In Rodolfo “Corky” Gonzales’s “I Am Joaquin”, we see the anger and resentment the narrator holds towards “gringo society,” a reference to white U.S. society. In the poem, the narrator speaks of the pain in deciding between identities, the difference between death and survival:

And now!

I must choose

the paradox of

victory of the spirit,

despite physical hunger,


to exist in the grasp

of American social neurosis,

sterilization of the soul

and a full stomach. (Gonzales 788)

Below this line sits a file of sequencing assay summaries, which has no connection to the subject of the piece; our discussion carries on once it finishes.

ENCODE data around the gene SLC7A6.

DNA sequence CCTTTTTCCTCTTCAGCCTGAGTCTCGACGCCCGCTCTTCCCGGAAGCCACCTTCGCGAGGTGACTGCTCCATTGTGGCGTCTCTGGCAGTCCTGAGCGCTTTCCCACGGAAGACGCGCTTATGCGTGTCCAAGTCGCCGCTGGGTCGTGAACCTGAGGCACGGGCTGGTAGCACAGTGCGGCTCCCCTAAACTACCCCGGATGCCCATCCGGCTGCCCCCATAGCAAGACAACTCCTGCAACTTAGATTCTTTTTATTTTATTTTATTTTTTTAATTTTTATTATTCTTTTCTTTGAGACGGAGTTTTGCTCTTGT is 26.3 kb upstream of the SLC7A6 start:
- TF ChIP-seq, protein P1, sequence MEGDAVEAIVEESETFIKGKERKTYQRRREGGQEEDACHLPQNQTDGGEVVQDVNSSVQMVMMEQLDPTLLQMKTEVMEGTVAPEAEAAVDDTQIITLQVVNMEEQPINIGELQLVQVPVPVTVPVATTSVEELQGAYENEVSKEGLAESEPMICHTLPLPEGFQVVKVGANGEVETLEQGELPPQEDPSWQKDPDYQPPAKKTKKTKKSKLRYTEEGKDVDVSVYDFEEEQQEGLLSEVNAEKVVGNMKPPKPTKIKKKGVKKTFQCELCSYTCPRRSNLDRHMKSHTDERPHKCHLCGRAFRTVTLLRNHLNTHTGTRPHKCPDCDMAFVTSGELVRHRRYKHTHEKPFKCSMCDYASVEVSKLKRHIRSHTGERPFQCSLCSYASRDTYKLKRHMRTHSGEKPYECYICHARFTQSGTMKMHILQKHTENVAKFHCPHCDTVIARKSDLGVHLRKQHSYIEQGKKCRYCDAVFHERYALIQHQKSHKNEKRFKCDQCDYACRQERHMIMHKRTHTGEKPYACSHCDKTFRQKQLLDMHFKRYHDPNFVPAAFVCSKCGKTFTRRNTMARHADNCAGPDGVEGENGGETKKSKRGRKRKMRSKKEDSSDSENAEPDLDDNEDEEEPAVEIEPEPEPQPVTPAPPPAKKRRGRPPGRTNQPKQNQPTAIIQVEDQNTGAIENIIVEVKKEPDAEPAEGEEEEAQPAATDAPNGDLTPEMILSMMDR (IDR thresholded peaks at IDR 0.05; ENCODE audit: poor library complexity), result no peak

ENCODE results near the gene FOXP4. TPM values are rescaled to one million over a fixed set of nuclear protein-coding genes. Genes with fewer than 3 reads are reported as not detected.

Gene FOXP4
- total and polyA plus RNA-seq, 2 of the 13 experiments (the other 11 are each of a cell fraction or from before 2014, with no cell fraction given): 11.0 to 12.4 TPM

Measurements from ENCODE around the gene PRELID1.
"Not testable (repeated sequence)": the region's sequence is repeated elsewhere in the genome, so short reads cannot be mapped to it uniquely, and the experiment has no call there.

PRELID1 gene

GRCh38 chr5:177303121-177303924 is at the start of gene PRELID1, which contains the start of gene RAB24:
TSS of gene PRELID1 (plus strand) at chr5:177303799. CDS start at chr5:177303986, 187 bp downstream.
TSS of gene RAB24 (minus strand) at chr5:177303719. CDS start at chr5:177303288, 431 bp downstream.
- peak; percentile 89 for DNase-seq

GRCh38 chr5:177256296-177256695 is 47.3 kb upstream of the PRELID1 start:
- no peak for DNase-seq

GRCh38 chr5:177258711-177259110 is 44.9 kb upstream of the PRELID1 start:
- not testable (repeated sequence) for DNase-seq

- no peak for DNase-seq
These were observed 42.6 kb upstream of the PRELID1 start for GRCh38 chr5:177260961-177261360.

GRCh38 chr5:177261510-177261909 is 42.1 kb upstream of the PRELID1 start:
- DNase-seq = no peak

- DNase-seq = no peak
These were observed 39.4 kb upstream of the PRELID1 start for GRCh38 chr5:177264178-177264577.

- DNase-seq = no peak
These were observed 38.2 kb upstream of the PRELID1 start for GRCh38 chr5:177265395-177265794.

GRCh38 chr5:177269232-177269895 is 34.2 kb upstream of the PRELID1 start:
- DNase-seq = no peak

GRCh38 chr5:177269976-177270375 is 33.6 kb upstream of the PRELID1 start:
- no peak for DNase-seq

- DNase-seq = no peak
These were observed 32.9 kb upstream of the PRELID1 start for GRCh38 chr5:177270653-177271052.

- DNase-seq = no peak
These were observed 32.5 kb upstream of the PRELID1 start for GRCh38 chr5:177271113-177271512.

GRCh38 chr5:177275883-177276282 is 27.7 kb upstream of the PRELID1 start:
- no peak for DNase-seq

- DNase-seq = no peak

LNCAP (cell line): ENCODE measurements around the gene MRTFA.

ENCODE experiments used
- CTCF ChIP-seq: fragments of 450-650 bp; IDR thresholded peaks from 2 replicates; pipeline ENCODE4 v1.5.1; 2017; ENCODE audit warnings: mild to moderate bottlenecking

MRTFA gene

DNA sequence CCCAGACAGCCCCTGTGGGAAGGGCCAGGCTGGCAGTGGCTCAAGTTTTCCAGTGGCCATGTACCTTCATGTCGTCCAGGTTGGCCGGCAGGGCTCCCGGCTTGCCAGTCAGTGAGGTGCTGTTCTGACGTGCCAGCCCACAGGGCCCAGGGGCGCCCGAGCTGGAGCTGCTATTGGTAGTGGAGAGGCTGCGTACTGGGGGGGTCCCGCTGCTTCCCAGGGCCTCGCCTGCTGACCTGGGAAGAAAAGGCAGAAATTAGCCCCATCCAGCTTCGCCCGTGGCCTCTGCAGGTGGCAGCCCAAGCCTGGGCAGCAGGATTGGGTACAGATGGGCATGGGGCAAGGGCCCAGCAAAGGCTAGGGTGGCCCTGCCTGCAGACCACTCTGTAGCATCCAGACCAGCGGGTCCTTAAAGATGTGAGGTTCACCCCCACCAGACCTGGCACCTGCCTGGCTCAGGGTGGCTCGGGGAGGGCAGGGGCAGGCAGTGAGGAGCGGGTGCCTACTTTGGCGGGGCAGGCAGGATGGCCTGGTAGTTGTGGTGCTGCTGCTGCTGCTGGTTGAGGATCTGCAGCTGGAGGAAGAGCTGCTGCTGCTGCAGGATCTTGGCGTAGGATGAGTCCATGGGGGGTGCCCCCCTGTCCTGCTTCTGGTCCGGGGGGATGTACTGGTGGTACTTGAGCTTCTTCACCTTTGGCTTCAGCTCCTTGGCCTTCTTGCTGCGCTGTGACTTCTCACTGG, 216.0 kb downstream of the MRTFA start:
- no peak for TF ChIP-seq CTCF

In this excerpt, the narrator claims that he “must” choose, that there is no allowance for the hyphen in this world he lives in, and the two options are “paradox[es].” It is a struggle between the “spirit” and “existence” within the American mainstream and to have “victory of the spirit” means one must starve as a result of keeping one’s own cultural identity, or one must undergo a “sterilization of the soul,” and cleansing, in order to survive and “exist” or have a livelihood (as suggested by “a full stomach”). The use of the word “sterilization” suggests that to have an ethnic identity outside of the “American” identity is unclean and to be American one must have no ethnic identity—one must be a blank slate. Both are unappealing choices because to keep one’s ethnic identity, one will be forced to sink in this society, but to stay afloat one must be a shell. Whereas Fulano in Alfau’s story reacts with hopelessness the narrator in “I Am Joaquin” is bitter and angry about being forced to decide essentially between identifying with an ethnic heritage and as a result being shunned by society, or falsely adopting the American culture and becoming spiritually empty, but given the means to survive. It seems from Gonzales’s poem, the narrator is one who has experienced this racial discrimination that both Schildkraut and Golash-Boza wrote of, but the narrator understands to choose either identity would mean death in its own way. It seems the narrator has more affinity with identifying with his or her ethnic background, but is forced to consider an American identity due to the threat of being shunned and marginalized by society.

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